The future of cafe chains such as Gloria Jean’s and Donut King has been cast into doubt after a damning parliamentary inquiry slammed Retail Food Group, the franchisor behind the popular brands.
The final report from the parliamentary joint committee’s Inquiry into Franchising in Australia has been dedicated to the company.
It also recommends three government watchdogs – ASIC, the ATO, and the ACCC – investigate RFG’s operations.
IBISWorld senior industry analyst Bao Vuong said RFG had been “struggling immensely” for the past 18 months. That had prompted a restructure that will involve closing 200 outlets by July 1 as the business aims to reduce its bank borrowing.
“The things that the company has been through could suggest a collapse could be likely,” Mr Vuong said.
“On the other hand, what the company has stated is that everything is fine and they’re just in the process of repairing their financial position.”
It is still not known which businesses will close, and whether they will all be from one of the company’s brands or across its full line.
RFG owns 10 brands: Michel’s, Gloria Jean’s, Brumby’s Bakery, Donut King, Crust Gourmet Pizza, Pizza Capers, Cafe2U, The Coffee Guy, Di Bella Coffee,and Caffe Coffee.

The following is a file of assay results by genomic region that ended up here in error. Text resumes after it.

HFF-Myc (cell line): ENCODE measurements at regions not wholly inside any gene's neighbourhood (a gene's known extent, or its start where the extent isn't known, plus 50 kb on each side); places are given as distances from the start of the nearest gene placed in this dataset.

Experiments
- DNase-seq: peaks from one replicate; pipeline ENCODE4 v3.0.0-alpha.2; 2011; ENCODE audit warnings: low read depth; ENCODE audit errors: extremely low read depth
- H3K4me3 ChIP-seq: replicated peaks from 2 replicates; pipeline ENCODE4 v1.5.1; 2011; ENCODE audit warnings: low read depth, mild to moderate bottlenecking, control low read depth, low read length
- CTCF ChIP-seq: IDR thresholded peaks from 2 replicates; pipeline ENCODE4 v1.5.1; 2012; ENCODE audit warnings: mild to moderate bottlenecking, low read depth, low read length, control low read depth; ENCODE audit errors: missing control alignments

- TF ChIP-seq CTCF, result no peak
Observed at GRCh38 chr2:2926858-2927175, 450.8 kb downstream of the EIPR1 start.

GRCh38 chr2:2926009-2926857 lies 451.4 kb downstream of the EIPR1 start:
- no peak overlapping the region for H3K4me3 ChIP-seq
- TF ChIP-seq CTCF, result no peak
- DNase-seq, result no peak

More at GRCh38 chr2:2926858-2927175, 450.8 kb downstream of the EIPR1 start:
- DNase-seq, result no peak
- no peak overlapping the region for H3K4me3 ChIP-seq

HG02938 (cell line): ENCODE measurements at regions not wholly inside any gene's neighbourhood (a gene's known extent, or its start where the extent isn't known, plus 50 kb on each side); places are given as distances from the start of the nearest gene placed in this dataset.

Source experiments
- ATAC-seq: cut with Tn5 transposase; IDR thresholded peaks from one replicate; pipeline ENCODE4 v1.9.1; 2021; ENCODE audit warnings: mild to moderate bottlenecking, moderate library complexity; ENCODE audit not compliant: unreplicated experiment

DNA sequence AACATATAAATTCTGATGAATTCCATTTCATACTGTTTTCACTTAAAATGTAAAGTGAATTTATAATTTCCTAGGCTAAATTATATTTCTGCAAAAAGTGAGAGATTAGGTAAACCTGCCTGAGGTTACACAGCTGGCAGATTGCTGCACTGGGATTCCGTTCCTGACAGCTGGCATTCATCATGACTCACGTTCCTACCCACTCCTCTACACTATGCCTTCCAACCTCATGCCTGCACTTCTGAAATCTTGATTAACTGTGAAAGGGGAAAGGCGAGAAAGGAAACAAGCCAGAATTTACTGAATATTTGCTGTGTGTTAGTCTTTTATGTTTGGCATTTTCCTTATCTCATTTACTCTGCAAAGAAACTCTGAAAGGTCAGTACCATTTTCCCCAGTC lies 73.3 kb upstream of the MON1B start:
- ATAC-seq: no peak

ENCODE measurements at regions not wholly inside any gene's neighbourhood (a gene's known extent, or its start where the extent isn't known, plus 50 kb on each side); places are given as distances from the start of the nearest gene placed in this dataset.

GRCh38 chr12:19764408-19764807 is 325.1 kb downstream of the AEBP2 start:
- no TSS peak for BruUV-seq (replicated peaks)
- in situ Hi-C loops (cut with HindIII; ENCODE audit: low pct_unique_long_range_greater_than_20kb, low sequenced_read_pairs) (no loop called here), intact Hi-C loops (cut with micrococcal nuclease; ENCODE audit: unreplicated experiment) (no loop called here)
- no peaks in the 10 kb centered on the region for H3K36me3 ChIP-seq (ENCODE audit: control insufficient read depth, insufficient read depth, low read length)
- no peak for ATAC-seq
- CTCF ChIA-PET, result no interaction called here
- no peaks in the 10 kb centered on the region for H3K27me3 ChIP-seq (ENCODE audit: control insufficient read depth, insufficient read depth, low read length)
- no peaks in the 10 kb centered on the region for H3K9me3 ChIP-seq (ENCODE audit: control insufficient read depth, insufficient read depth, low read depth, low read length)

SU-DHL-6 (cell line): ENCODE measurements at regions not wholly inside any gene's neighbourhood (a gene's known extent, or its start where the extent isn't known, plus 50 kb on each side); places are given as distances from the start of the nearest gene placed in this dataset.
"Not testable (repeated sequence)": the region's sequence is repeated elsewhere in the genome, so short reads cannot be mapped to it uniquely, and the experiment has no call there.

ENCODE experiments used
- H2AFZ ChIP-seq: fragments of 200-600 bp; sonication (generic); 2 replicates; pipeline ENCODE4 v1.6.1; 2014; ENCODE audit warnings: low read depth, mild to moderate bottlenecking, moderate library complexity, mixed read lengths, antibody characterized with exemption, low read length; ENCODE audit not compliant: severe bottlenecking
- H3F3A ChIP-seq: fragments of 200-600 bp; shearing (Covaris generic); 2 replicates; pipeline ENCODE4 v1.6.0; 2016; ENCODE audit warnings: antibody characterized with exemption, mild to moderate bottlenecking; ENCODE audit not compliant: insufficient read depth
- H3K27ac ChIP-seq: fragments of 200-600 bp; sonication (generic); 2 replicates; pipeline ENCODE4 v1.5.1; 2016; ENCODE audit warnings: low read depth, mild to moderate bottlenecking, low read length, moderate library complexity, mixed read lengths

Pulling no punches
One in six franchisee submissions to the parliamentary inquiry related to RFG, the report said, making it “plausible” that the business and its brands were “the subject of multiple complaints to regulators”.
“Given the allegations made by RFG franchisees to this inquiry [including those received on a confidential basis], the committee is surprised that none of the relevant regulators appear to have undertaken any investigation that has led to court action, or, at the very least, public acknowledgement of misconduct.”
It’s not the first time RFG has come under fire for its treatment of franchisees. In June 2018, Fairfax journalist Adele Ferguson alleged in a series of exposes that the company had taken advantage of franchisee.
Those reports hammered the company’s stock price. It took a similar battering on Friday, reaching a record low of $0.16 by 11am.
One submission, from former RFG credit controller Elke Meyer, even argued the business’ model “could not possibly be sustainable long term” as both staff and franchisees became increasingly disgruntled.
“The franchisees were also expected to pay for an increasing number of services and products allegedly provided to them by RFG. This was a bone of contention due to the common opinion that they were slowly, but surely, being bled dry by RFG,” she said.
“Franchisees overwhelmingly were working for no profit at all, and were losing money hand over fist.”